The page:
“Nothing much happens in the small Queensland town of Sunset Point, which is just the way the locals like it. So, when an outsider with grand plans threatens to demolish an iconic local landmark and build a huge resort, the battle lines are drawn.
Young journalist Jessica hopes to make it big with her coverage of the course case, but first she has to appease her editor and put a human interest spin on the situation. At first glance the five people she chooses to background have little in common; but it soon becomes apparent that staying at The Beach House has changed all of them in some way.
In telling the stories of Kate, Simone, Tom, Clare and Jack, Jessica too learns some important life lessons.”
The Beach House is a poignant tale of a holiday rental in the little town of Sunset Point, Queensland, and the lessons learned by some of its vacationing visitors which allow their lives to change in a significant manner.
Jessica, a young journalist with aspirations of fame, is excited when she is assigned the story of the legal tussle between the small Queensland Town of Sunset Point and a developer with visions of building a resort which will include the demolition of The Beach House to accommodate his plans. Unfortunately, her editor is interested in her pursuing the human interest aspect by finding people who had once vacationed in The Beach House and learning what the house meant to them.
In so doing, Jessica meets Kate, Simone, Tom, Clare and Jack, along with some other lesser characters, who all stayed at the house between 1991 and 2003.
Kate, having trouble deciding what she’d like to study at Uni, takes some time out before exams and shares the house with her taciturn cousin Jane. The relationship between the two cousins has always been a troubled one to say the least, but after Jane skilfully attends to a friend’s medical emergency, Kate comes to realise that her cousin isn’t as bad as she seems and the mending of their relationship begins. Some shocking revelations by Jane about her childhood floor Kate in the process, and by the end of their stay, they have managed to find some common ground and help one other.
For Simone, mother of 3 teenaged children and widowed a year before their vacation, The Beach House and her son Matt’s Uni friend, Liam, become beacons in her dark world and she begins the healing process.
Tom, a school teacher in country Queensland, is tasked by the principal to take three rebellious students on a school camp with a difference in the hope that the time away will allow the three misfits to reflect on their socially unacceptable behaviour. Unfortunately, unruly behaviour often covers up more serious problems and Tom is stunned to learn that one of these boys is living with a terrible secret that will tear your heart out.
Clare’s story is actually quite a few stories in itself. When the accommodation organisers manage to erroneously book the house out as “shared” accommodation, they have no idea that they have deftly set in motion a series of events that will change the lives of not one person, but seven, including two small children who will finally be able to get to know the meaning of family.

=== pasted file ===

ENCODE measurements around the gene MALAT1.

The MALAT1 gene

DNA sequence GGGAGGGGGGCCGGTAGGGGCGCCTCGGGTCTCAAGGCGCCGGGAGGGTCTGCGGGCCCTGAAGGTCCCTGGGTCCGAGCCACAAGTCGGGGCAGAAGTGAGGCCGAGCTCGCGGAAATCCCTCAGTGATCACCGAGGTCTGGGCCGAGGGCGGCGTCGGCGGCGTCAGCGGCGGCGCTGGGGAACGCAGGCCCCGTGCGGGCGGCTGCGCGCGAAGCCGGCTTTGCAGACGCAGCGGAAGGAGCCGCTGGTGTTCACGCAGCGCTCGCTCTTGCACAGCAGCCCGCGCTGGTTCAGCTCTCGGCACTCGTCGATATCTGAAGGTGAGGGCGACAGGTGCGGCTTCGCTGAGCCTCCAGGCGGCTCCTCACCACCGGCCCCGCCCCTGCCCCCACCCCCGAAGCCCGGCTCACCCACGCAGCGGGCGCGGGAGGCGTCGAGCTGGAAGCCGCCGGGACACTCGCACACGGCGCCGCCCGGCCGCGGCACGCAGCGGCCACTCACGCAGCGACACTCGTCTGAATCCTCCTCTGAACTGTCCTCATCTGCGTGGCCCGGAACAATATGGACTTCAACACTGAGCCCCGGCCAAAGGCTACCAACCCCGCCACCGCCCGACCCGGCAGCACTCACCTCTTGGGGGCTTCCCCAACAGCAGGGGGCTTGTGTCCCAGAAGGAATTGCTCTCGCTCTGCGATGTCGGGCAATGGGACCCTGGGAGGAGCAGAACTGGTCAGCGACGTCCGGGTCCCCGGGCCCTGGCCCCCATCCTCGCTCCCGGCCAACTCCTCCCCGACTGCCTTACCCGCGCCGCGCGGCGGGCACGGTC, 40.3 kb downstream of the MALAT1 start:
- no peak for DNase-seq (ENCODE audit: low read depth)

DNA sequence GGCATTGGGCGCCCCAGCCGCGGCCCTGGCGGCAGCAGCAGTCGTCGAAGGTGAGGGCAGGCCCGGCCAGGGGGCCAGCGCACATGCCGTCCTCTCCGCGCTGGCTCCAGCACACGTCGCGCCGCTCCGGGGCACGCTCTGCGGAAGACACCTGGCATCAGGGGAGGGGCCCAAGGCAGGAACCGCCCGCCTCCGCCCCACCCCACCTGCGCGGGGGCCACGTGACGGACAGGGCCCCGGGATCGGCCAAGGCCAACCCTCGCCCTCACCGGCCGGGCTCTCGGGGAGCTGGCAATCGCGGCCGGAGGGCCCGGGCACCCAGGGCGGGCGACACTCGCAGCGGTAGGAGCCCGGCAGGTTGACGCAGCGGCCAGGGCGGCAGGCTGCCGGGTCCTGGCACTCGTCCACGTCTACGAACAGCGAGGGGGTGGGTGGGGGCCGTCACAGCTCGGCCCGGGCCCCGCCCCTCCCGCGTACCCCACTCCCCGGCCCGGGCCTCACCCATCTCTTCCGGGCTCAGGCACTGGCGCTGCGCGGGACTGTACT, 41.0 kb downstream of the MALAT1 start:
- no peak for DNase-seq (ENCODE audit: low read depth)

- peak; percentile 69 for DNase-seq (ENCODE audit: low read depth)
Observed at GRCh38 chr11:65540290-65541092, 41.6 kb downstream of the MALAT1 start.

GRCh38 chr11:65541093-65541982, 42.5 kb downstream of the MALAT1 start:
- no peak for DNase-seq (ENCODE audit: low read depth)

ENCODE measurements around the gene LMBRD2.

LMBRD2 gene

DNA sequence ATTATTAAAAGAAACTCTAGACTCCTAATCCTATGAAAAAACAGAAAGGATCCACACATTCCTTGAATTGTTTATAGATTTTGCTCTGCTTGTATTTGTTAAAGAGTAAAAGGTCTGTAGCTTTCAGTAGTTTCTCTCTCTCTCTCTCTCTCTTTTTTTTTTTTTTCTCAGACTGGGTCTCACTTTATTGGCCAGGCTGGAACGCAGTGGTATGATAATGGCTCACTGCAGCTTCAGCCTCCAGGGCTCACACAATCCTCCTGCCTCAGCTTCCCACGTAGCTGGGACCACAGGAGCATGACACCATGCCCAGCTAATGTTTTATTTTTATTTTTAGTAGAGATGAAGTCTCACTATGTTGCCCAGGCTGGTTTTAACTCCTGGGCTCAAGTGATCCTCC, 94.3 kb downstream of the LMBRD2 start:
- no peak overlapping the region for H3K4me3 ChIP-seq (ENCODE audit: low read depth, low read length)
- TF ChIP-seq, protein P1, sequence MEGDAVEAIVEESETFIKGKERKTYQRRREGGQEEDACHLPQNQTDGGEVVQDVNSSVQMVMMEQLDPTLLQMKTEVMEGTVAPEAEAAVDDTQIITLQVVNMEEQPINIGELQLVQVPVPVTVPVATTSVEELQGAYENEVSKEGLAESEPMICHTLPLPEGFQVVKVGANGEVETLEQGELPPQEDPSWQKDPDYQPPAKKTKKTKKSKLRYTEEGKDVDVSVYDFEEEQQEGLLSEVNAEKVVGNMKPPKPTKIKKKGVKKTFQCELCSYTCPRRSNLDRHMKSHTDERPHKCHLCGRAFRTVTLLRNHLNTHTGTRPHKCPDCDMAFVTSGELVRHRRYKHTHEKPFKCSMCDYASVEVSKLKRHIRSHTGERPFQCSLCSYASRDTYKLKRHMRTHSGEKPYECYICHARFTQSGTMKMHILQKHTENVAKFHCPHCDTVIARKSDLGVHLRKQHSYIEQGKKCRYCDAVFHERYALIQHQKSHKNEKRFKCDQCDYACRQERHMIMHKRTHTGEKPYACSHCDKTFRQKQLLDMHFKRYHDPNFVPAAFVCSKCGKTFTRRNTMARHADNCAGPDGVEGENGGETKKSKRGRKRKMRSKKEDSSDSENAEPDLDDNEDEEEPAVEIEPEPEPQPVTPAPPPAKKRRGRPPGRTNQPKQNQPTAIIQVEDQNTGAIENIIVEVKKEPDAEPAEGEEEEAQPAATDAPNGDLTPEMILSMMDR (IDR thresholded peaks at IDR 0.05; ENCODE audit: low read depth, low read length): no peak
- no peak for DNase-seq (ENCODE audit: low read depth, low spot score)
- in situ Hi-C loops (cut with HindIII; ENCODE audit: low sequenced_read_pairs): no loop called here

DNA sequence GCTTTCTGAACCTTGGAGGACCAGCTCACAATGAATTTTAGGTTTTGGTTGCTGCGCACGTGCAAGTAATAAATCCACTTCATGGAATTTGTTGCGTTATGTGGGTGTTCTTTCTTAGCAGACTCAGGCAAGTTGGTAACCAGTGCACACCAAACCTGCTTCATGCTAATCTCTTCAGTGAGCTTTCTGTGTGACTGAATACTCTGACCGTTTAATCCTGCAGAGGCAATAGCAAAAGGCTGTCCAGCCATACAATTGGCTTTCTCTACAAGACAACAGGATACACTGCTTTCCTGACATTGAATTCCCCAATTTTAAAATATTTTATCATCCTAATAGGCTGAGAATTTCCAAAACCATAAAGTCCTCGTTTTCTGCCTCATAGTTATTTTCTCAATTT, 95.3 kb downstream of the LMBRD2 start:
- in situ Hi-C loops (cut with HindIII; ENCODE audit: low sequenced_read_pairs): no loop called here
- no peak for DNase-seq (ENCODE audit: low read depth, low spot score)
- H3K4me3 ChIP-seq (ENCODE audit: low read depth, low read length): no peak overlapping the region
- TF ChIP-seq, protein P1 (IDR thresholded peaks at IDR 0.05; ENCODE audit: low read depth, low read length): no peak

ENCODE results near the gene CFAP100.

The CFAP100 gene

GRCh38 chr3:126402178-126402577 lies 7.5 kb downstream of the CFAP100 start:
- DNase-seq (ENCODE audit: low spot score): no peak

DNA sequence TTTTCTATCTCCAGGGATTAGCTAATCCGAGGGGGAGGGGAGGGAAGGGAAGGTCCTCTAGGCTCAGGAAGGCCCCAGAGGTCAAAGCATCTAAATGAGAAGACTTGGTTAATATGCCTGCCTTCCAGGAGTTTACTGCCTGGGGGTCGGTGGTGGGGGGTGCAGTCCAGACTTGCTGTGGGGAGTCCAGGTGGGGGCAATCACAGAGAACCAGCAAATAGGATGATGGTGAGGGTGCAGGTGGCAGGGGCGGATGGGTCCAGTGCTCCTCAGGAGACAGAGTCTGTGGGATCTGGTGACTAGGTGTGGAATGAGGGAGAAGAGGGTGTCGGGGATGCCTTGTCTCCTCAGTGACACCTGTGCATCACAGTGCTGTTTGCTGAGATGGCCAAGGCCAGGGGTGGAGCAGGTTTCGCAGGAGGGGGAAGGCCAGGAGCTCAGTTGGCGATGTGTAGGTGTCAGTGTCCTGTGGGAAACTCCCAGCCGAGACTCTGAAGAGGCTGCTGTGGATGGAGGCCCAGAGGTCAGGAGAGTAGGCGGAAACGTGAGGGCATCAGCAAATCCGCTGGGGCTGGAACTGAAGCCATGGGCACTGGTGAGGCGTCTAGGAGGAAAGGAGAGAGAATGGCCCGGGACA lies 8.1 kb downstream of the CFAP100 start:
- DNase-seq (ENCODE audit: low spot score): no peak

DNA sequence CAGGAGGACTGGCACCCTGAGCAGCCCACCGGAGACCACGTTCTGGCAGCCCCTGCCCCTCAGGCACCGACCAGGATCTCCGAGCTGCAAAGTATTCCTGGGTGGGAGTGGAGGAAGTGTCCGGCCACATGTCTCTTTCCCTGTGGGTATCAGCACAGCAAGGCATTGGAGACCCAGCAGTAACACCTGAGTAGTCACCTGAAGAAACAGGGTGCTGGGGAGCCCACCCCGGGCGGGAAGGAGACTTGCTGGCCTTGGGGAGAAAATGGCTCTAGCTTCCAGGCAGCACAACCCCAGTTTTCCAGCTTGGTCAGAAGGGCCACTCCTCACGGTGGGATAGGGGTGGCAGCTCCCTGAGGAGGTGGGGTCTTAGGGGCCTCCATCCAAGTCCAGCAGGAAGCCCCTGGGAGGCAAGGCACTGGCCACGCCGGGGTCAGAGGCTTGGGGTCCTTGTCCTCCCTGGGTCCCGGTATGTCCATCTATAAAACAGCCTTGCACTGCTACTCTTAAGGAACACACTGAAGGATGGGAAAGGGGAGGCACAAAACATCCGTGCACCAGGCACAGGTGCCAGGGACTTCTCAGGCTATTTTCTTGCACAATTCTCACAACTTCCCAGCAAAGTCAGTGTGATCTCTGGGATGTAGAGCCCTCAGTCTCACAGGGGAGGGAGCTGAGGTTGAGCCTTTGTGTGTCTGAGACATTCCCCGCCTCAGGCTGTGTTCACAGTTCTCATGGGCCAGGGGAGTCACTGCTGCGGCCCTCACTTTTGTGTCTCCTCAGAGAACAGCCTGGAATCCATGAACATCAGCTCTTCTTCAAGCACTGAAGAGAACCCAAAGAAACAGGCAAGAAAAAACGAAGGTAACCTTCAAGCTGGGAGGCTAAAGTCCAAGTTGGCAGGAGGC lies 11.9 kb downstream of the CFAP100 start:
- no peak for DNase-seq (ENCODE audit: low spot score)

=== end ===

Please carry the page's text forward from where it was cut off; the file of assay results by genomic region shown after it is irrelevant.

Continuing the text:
Jack is the last to tell his story and we come to learn that he is the lawyer who takes on the case against the developers. He, too, does not escape a lesson which only a vacation at The Beach House can deliver.
There is also Jim, one of the lifeguards at Sunset Point who, like a lighthouse beacon guiding ships safely away from danger, makes short appearances in most of the stories but who we soon realise has an uncanny underlying perceptiveness. Thanks to Jack’s story, we finally learn a lot more about him and the lesson he needs to learn. If Jack is the backbone, then Jim is the thread who sews it all together.
To get to the end of the book and discover an Epilogue absolutely delighted me. It’s something we don’t see very often anymore and I was extremely excited to continue getting to know the characters I had come to love, whilst at the same time giving the story a finality which so many modern stories lack.
I really loved The Beach House, hence the reason it has earned 5 Stars from me. Helen McKenna has created well-defined, human characters in whom she has skilfully captured the essence and depth of human emotion in tales of discovery, healing, hope, compassion and forgiveness and, even at my tender age of just under 40, I find it most invigorating to come away from a book that has taught me something.
A well-structured novel with nice short paragraphs, and an easy, flowing prose, these almost 5 novellas within this book are truly inspirational and I highly recommend it as a book everyone should read.
About the Author
Helen McKenna lives on the Sunshine Coast in Queensland. She has a Bachelor of Arts degree from the University of Queensland and has worked in banking, local government, learning support and as a biographer. The Beach House is Helen’s first novel.